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Thread: Best way to hang quilts without sleeves?

  1. #11
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    Have read about a device called Hang It Dang It. Haven't used It but seems like an easy way to hang them. Search for it on this board as has been discussed before.

  2. #12
    Super Member ghostrider's Avatar
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    What is your objection to adding a sleeve? Just curious.
    The Earth without art is just "Eh".

  3. #13
    Super Member Lori S's Avatar
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    I saw a really nice quilt hanging unit that uses two powerful bars of magnets to hold the quilt. I just can't remember the name, but it was quite nicely made and made changing a quilt very easy.
    I just found one similiar its called "easy display".

    Here is another
    http://www.artinapinch.net/original_quilt_hanger.html
    Last edited by Lori S; 11-26-2012 at 06:03 PM.

  4. #14
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    Thanks, Lori, your link is one of the hangers I'm considering.

  5. #15
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    Quote Originally Posted by ghostrider View Post
    What is your objection to adding a sleeve? Just curious.
    These are quilts I use and, when they're not in use, I'd like to display them. I don't like sleeves on my bed quilts, personal preference. And I have a few of my grandmother's quilts that I might like to put up occasionally. Since they're not going to be permanently hung, I don't want to add sleeves.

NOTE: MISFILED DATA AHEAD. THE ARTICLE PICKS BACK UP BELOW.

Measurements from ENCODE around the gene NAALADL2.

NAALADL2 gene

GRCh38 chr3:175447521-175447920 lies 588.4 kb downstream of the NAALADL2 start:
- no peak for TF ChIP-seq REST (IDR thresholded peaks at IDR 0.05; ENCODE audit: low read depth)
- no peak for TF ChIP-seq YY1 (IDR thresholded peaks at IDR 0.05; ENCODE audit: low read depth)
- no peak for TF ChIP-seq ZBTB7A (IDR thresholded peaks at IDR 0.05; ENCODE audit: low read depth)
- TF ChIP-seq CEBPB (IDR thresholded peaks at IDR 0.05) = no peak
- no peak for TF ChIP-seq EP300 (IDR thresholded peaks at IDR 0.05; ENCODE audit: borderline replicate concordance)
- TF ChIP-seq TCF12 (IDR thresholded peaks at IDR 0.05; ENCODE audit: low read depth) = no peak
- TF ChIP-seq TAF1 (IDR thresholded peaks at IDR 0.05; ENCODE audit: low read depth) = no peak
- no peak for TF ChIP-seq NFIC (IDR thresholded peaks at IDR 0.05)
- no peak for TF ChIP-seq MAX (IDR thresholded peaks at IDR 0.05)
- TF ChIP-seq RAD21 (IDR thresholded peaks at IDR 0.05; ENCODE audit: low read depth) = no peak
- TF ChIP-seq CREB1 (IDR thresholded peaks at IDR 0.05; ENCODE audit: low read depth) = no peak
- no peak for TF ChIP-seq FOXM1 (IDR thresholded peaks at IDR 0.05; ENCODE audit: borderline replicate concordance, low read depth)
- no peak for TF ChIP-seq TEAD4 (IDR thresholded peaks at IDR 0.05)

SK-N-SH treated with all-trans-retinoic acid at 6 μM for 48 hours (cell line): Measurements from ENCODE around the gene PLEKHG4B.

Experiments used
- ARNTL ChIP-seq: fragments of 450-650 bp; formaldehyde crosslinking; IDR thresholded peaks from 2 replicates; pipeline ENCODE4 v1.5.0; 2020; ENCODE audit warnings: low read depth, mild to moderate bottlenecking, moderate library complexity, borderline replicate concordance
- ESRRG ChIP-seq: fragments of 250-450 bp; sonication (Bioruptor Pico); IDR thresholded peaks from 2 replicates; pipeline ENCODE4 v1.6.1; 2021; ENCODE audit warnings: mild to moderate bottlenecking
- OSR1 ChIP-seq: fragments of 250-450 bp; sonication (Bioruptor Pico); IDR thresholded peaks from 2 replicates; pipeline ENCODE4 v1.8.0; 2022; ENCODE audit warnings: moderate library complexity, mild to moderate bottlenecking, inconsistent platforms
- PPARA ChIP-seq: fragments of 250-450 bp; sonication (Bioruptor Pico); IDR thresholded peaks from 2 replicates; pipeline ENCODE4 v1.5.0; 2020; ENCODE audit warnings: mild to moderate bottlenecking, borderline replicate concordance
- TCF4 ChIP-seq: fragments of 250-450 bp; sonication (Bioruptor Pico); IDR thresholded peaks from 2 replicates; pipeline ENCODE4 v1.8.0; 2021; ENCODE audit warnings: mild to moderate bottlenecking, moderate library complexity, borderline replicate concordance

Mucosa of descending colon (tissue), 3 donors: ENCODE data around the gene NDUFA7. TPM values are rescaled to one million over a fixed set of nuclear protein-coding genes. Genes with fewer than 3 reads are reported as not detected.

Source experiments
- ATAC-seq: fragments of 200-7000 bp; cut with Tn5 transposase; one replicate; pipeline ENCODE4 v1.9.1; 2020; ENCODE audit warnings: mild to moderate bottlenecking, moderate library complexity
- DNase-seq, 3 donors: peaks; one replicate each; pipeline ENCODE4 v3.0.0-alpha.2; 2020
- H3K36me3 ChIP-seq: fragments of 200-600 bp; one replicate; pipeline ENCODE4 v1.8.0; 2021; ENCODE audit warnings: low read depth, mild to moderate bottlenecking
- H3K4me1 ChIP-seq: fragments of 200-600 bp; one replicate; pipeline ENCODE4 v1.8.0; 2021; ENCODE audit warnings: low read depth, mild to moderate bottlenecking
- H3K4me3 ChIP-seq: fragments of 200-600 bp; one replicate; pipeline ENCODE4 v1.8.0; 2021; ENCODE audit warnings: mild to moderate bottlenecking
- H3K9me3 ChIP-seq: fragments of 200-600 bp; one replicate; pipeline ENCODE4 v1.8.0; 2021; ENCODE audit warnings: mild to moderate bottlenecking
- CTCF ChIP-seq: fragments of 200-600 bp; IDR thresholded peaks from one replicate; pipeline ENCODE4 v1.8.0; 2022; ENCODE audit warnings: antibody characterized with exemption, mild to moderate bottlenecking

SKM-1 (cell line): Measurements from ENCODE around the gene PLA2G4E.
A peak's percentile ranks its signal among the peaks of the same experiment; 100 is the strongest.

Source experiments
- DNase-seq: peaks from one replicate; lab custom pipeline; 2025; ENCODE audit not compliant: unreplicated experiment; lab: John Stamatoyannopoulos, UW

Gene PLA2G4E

6. #16
    Super Member Crqltr's Avatar
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    Quote Originally Posted by Pam S View Post
    Forgot to say that I won't be needing this wall for a design wall. I rearranged my sewing room and made space there for the design wall. This wall is in my finished basement across from the LA.

    I'm really thinking, that because I want to hang larger quilts, that the long clamp type would be better to keep them from stretching since the weight is evenly distributed. But I was wondering if anyone has used this kind and what they think of them. They're not cheap and I don't to make an expensive mistake.
    I have one with the squeeze bar type system! Or the long bar clamp style, not sure what the correct term is. The board strips squeeze together with wooden knobs that you turn to tighten. It is only wall hanging size tho. I love the way they look and they are pretty easy to hang. I bought mine from a Amish store in Lancaster, it was home made and the price was very reasonable.
    Last edited by Crqltr; 11-26-2012 at 07:32 PM.

  7. #17
    Senior Member luvstoquilt301's Avatar
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    I have used those big pushpins. They leave VERY small holes. After renting this house for 11 years, we are moving. I used those command strips and they pull off part of the wall...YUCK. I used a rod with them. Next house I will stich with pushpins.

  8. #18
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    I mounted a large wooden curtain pole above my bed. It has a quilt folded over it. I can change it easily. Also could fold several for a dIfferent look. Or layer them. Being so easy to change is good as I will not be tempted to leave one there long enough to be damaged. Years ago I tacked velcro to the wall and whipped the other side to the end of the quilt and held it to the wall that way.

  9. #19
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    I would go to the time and trouble of attaching the sleeve. Using clamps may cause permanent damage to your quilts. I automatically prepare a hanging sleeve on all my quilts. If the recipient doesn't want the sleeve, they can remove it.

  10. #20
    Super Member coopah's Avatar
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    Good points, Ghostrider.
    "A woman is like a tea bag-you can't tell how strong she is until you put her in hot water." Eleanor Roosevelt

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